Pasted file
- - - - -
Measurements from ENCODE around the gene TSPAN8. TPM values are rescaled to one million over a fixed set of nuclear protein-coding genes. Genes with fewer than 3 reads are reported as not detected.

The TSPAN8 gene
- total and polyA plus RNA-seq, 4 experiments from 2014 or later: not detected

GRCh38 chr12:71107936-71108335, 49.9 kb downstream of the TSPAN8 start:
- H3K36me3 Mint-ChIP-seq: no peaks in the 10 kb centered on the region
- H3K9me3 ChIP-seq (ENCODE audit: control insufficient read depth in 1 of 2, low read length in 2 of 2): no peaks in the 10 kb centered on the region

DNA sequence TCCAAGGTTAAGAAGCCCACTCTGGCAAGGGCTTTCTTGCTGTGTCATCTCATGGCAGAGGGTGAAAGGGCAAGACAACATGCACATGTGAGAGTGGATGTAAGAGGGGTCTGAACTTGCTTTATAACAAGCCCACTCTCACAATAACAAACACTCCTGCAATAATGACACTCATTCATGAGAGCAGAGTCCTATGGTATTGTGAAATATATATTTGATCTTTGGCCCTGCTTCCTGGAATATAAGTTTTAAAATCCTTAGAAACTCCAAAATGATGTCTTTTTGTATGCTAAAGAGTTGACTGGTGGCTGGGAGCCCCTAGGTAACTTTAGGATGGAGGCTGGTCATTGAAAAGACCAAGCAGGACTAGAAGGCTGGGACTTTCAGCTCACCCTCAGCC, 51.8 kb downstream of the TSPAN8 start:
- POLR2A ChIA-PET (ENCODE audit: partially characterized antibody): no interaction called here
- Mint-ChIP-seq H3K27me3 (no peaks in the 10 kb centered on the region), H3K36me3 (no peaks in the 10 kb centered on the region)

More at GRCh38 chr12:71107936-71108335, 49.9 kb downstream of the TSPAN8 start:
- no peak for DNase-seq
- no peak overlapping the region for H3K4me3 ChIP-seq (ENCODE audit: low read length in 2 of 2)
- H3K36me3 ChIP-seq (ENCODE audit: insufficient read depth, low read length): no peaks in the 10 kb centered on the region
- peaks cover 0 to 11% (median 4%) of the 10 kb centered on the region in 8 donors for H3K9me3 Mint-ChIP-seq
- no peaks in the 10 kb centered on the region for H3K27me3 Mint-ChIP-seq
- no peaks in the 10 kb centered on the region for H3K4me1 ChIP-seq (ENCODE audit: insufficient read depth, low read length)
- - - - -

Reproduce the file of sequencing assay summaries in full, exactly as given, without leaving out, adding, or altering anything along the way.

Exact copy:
Measurements from ENCODE around the gene TSPAN8. TPM values are rescaled to one million over a fixed set of nuclear protein-coding genes. Genes with fewer than 3 reads are reported as not detected.

The TSPAN8 gene
- total and polyA plus RNA-seq, 4 experiments from 2014 or later: not detected

GRCh38 chr12:71107936-71108335, 49.9 kb downstream of the TSPAN8 start:
- H3K36me3 Mint-ChIP-seq: no peaks in the 10 kb centered on the region
- H3K9me3 ChIP-seq (ENCODE audit: control insufficient read depth in 1 of 2, low read length in 2 of 2): no peaks in the 10 kb centered on the region

DNA sequence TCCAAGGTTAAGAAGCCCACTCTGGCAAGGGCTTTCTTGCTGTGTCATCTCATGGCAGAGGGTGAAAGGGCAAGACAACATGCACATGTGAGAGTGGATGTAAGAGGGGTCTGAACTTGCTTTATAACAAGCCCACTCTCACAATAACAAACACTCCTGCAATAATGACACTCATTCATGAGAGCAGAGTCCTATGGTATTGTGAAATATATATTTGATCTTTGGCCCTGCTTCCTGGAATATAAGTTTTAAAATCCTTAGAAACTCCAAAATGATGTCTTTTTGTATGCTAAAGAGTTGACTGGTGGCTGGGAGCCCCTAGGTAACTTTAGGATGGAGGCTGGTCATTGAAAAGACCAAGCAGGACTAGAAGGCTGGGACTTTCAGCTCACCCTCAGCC, 51.8 kb downstream of the TSPAN8 start:
- POLR2A ChIA-PET (ENCODE audit: partially characterized antibody): no interaction called here
- Mint-ChIP-seq H3K27me3 (no peaks in the 10 kb centered on the region), H3K36me3 (no peaks in the 10 kb centered on the region)

More at GRCh38 chr12:71107936-71108335, 49.9 kb downstream of the TSPAN8 start:
- no peak for DNase-seq
- no peak overlapping the region for H3K4me3 ChIP-seq (ENCODE audit: low read length in 2 of 2)
- H3K36me3 ChIP-seq (ENCODE audit: insufficient read depth, low read length): no peaks in the 10 kb centered on the region
- peaks cover 0 to 11% (median 4%) of the 10 kb centered on the region in 8 donors for H3K9me3 Mint-ChIP-seq
- no peaks in the 10 kb centered on the region for H3K27me3 Mint-ChIP-seq
- no peaks in the 10 kb centered on the region for H3K4me1 ChIP-seq (ENCODE audit: insufficient read depth, low read length)